An ETF's risk-adjusted return includes a brokerage commission estimate. Shareholder Supplemental Tax Information. WAM is calculated by weighting each bond's time to maturity by the size of the holding.
Chart is updated nightly to reflect the more recent of the previous day's market closing price or the closing price on the day the fund was last traded. Data is delayed at least 15 minutes. Learn More about considerations for geared investing.
The figure reflects dividends and interest earned by the securities held by the fund during the most recent day period, net the fund's expenses. Duration is a measurement of how long, in years, it takes for the price of a bond to be repaid by its internal cash flows.
Modified duration accounts for changing interest rates. It measures the sensitivity of the value of a bond or bond portfolio to a change in interest rates. Higher duration means greater sensitivity. The weighted average maturity WAM of a portfolio is the average time, in years, it takes for the bonds in a bond fund or portfolio to mature. WAM is calculated by weighting each bond's time to maturity by the size of the holding. Portfolios with longer WAMs are generally more sensitive to changes in interest rates.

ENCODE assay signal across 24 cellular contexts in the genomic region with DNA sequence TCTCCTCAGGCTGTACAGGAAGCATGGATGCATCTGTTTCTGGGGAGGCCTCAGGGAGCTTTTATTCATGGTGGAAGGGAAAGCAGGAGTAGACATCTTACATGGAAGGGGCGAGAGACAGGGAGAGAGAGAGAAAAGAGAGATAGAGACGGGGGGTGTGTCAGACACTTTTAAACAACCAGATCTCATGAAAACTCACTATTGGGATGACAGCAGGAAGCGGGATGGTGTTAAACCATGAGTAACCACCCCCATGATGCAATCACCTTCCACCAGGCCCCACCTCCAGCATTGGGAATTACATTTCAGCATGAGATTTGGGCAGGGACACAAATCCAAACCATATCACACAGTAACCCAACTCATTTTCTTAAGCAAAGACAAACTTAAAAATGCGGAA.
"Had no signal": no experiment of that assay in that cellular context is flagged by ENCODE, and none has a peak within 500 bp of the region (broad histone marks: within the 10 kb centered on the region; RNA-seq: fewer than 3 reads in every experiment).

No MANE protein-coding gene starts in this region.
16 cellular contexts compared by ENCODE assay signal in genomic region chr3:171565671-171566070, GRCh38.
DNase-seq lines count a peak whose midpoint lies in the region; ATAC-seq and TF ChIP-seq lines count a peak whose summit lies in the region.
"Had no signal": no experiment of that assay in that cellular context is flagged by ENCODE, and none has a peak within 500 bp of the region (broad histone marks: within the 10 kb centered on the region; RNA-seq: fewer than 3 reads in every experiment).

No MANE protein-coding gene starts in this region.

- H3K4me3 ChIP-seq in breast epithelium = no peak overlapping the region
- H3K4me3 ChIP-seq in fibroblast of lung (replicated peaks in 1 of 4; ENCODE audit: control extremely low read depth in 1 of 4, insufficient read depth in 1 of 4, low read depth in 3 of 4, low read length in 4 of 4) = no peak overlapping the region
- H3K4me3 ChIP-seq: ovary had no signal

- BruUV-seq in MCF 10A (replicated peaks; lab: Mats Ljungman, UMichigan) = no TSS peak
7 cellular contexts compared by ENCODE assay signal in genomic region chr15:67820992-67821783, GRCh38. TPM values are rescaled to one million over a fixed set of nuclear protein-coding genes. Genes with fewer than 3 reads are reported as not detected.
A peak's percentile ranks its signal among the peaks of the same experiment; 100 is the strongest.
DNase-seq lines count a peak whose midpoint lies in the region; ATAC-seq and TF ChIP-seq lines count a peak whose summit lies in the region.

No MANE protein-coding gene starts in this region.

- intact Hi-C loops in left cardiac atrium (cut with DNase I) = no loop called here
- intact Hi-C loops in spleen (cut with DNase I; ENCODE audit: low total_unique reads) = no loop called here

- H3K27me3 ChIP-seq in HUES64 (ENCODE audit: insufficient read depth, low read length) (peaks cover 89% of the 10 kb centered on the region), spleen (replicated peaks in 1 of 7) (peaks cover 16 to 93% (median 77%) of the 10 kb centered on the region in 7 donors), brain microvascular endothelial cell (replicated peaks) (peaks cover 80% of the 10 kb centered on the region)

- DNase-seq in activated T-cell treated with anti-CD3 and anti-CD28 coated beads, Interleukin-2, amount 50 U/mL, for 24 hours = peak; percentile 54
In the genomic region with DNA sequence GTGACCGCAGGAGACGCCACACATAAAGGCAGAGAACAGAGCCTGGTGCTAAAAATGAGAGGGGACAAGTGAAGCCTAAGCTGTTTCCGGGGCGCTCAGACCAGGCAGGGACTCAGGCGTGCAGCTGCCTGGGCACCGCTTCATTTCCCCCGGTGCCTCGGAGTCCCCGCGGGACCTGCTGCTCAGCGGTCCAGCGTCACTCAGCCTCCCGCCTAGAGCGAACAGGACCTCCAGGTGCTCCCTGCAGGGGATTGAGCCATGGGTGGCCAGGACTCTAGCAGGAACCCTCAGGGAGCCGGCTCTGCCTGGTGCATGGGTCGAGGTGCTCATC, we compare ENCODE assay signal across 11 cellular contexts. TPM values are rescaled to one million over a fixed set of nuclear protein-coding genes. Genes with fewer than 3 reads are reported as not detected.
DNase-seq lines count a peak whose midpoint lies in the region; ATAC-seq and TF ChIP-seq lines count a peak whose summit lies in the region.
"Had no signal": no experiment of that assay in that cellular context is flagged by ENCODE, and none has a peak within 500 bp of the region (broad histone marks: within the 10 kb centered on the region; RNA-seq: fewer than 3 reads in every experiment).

Yield to maturity YTM is the annual rate of return paid on a bond if it is held until the maturity date.
Weighted average yield to maturity represents an average of the YTM of each of the bonds held in a bond fund or portfolio, weighted by the relative size of each bond in the portfolio. A coupon is the interest rate paid out on a bond on an annual basis. The weighted average coupon of a bond fund is arrived at by weighting the coupon of each bond by its relative size in the portfolio.
Weighted average price WAP is computed for most bond funds by weighting the price of each bond by its relative size in the portfolio. This statistic is expressed as a percentage of par face value. The price shown here is "clean," meaning it does not reflect accrued interest.